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[Colloquium] How many colors are needed to randomly color a graph? A Markov chain approach

March 1, 2007

Watch Colloquium: 

AVI file (421 MB)
Quicktime (160 MB)

  • Date: Thursday, March 1, 2007 
  • Time: 11 am — 12:15 pm
  • Place: SUB, Lobo A/B room

Thomas Hayes 
University of Chicago

Abstract: Markov chains are widely used to efficiently sample from complex distributions over sets of exponential size. They are at the heart of some of our best algorithms, e.g. for estimating the volume of high-dimensional convex bodies, estimating the permanent, and sampling configurations of the Ising model in statistical physics. An unusual feature of these algorithms is that their practical implementation relies crucially on a good theoretical understanding of the convergence rate of the underlying Markov chain: running the chain for too many steps wastes resources, but not running long enough produces the wrong output.

I will discuss some recent advances in the analysis of Markov chain Monte Carlo (MCMC) algorithms, using the following problem as a touchstone example.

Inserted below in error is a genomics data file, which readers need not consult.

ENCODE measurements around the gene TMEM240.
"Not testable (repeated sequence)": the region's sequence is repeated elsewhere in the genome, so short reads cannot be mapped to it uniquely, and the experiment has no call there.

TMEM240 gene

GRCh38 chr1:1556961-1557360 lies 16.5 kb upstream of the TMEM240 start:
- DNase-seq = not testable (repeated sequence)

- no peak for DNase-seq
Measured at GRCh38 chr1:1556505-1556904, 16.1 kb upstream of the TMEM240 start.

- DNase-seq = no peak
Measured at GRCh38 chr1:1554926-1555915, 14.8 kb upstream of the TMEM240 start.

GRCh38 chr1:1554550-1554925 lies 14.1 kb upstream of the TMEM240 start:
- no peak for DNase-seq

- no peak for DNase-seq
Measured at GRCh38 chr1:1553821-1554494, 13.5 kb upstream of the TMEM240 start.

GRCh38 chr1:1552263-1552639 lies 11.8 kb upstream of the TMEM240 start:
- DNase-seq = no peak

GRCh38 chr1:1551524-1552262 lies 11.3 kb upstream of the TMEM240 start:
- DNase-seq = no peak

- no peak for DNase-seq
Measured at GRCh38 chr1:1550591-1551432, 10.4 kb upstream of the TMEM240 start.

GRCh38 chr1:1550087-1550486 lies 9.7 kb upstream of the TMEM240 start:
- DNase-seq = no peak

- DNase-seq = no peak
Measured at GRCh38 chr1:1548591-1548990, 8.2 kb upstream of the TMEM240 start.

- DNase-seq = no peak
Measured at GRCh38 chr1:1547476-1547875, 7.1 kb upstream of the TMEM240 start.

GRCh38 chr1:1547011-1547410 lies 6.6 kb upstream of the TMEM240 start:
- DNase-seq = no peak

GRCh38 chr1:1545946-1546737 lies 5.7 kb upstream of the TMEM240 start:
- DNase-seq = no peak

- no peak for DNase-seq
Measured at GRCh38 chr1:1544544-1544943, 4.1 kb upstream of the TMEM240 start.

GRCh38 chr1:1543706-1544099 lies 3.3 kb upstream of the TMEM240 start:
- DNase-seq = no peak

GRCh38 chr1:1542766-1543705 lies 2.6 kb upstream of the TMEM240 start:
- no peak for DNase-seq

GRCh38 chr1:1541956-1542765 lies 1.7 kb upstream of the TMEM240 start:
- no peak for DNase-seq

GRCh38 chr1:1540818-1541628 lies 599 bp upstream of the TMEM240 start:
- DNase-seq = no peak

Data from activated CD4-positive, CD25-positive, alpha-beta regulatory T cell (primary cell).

A (proper) coloring of a graph is an assignment of a color to each vertex so that no two adjacent vertices receive the same color.  Assuming the number of colors is at least D+1, where D is the maximum degree of the graph, a simple greedy algorithm produces such a coloring in linear time.  But suppose we want to efficiently produce not just any coloring, but rather a typical (i.e., uniformly random) coloring.  How many colors do we need now?

Here is a very simple MCMC algorithm: start with any coloring, for instance one obtained by the greedy algorithm. In each step, recolor a randomly chosen vertex with a randomly chosen color, subject to the constraint that adjacent vertices cannot be assigned the same color.  It is not hard to see that, given enough colors, this algorithm generates a nearly-uniform random coloring in nearly-linear time.  The problem is: how many colors are “enough”?

I will give an overview of recent advances on this problem, each based on extensions of the classical “coupling” method for analyzing Markov chain convergence.